Does culling badgers reduce bovine TB in cattle?

Does culling badgers reduce bovine TB in cattle?

This question as to whether culling badgers will reduce bTB in cattle is getting rather tired now. If we look at the history of the disease and how we had previously managed to become virtually bTB free, and the various trials including RBCT all show it does work.

Now we have data coming in from both cull areas in Gloucester and Somerset showing a sharp reduction in bTB on farm see document below.

Blowey, Gray, Griffiths, + Rowe, Feb 2015 – Copy

 

So I was dismayed to read No 3 of the Labour party manifesto  3)         Labour will end the ineffective and inhumane badger culls 

It is now becoming clear that this is a political game; it’s not so funny if you’re dealing with bTB on farm with the misery it causes, farmers and farming families. It is surly time for the eradication of bTB in the UK to be depoliticised with an independent body. It is so unfair to say that the pilot culls have been inhuman and ineffective when the data clearly show the opposite, and the care and attention to detail to make sure that they are indeed humane. I was made aware this week of a farm which has just had a new bTB outbreak, 2 in calf heifers close to calving will have 21 day in which to calve if they do not then they will be slaughtered. They may be only days from giving birth, is this fair is this humane? I don’t think so, but it is the policy that all political parties follow, the tightening up on bTB testing and cattle movements that’s in reality what it means.

It’s time for a common sense approach to tackle bTB and in doing so not only will we become bTB free in the UK there will be huge cost savings to the treasury see document below.

Potential Cost savings Associated with the Gloucestershire Cull

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Friday the 13th was lucky for me.

 

We had our second clear bTB test last Friday, a huge relief to all of here on the farm. No more testing for 6 months.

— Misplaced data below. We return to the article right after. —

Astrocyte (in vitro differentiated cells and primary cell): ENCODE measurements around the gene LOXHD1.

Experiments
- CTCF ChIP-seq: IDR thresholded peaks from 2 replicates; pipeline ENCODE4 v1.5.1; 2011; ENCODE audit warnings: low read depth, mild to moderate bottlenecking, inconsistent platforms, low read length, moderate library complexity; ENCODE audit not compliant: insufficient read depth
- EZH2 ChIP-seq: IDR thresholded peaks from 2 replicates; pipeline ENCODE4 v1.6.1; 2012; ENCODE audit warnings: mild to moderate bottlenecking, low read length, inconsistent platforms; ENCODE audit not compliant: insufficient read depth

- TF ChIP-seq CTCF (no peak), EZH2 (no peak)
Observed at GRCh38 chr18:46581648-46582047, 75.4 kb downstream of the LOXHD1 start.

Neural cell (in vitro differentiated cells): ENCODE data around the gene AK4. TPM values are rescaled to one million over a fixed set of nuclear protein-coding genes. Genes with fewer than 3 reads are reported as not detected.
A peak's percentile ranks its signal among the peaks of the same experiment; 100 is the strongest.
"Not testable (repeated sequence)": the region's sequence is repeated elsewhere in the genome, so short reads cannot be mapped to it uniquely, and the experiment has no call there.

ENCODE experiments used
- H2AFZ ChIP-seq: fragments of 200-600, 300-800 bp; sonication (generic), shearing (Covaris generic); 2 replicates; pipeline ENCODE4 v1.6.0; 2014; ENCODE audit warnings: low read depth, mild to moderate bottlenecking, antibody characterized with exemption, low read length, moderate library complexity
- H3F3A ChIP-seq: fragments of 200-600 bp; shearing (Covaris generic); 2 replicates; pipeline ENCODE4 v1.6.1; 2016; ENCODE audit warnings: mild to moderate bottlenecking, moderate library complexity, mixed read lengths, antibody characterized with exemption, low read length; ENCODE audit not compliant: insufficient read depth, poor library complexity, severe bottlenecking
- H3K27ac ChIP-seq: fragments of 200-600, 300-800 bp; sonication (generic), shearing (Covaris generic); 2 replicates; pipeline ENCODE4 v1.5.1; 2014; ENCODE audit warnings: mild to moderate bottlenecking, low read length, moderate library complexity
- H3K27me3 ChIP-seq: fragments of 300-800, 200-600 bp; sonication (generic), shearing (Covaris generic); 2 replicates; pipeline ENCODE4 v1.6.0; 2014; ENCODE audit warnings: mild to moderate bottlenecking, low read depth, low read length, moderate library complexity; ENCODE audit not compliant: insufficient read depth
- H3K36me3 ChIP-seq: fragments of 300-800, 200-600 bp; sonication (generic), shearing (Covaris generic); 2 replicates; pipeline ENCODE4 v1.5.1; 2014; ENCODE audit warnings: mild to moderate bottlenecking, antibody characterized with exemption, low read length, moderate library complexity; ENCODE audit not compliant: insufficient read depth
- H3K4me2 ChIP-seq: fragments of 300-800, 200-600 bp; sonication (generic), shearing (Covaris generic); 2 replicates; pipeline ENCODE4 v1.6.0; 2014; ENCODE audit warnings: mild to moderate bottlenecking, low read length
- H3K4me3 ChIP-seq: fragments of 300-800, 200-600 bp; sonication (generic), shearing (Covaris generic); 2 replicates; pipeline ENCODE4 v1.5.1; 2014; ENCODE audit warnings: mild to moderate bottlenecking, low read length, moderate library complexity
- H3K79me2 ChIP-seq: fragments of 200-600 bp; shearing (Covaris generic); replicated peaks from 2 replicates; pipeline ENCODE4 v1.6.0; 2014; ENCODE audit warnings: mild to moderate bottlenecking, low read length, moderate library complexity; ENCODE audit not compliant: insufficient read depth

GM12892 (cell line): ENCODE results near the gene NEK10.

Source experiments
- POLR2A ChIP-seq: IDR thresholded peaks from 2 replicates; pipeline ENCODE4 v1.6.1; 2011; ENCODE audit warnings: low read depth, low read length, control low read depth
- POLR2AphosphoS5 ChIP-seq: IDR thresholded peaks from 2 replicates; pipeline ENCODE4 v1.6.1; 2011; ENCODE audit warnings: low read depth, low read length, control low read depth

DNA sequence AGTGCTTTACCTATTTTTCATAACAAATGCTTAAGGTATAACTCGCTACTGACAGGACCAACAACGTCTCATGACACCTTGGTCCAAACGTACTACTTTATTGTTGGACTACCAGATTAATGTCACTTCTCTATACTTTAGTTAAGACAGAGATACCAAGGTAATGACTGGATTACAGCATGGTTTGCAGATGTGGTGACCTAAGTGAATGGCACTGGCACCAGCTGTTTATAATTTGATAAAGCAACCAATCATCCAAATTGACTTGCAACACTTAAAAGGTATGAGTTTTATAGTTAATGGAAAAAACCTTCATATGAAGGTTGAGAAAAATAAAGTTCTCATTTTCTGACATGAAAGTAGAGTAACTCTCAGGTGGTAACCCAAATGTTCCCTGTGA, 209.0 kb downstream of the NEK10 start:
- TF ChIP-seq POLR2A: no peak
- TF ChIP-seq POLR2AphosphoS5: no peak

It just goes to show that with rigorous testing of cattle we can and do get rid of bTB in the cattle herd. The big problem is currently we are not doing anything to control the source of infection, badgers.

So until we are able to control the source of infection this will sadly be a temporary reprieve for us I hope we stay clear but realistically that will be wishful thinking. I just heard my neighbour has just had 2 reactors after being clear, so the bloody merry-go-round goes on.

 

A young farmer’s bTB story

Towards the end of last year I found out that six farms locally had had new bTB breakdowns. As readers of this blog will know, I am all too familiar with the misery that news causes.

I want to highlight one case in particular – a young farmer I know who has a small herd of 68 pedigree beef longhorns which he is building up.

longhorn cattle grazing

It’s great to see someone with the passion and the dedication necessary to make this type of business work. Not only does he rear and finish his longhorns, he also adds value to his produce by selling it to local restaurants and pubs.

Sadly this young farmer was one of the six new bTB breakdowns that occurred at the end of last year. He lost 11 of his pedigree longhorns, including a senior stock bull, a junior stock bull, and his best foundation cow, Isobel, who was suckling a bull calf with great potential among others.

longhorn cow and calf

It is difficult to describe what a bitter blow this has been for this young man. It is so hard to see cattle leave the farm to be slaughtered for bTB when you’re trying to build a closed pedigree herd and build a business. The emotional wrench really hits you hard.

longhorn bull

What is also sad is that this young man does not want to put his name or the name of his farm to his story because of the fear of intimidation. This is not an unfamiliar situation and is a sad thing to have to say in a free and civilised society – we must have the right to protest legally but we should feel able to speak freely without the fear of intimidation.

It is interesting that during this year’s badger cull the so called animal rights activists said there had not been any intimidation of farmers and residents. The list of incidents released by Gloucestershire Police recently would suggest that wasn’t the case. It was also good to see one of the leading figures in this movement, Jay Tiernan, found in contempt of court for breaching the High Court injunction granted to the NFU to protect farmers and their families from harassment and intimidation and given a six-month prison sentence suspended for two years. I do hope that Gloucestershire Police will take note and take action where it is necessary with this year’s cull.

All of this just strengthens my resolve to make sure we get on top of this dreadful disease. We must have a healthy, living, working countryside which will benefit us all. It’s time to make bTB a thing of the past in our wonderful countryside.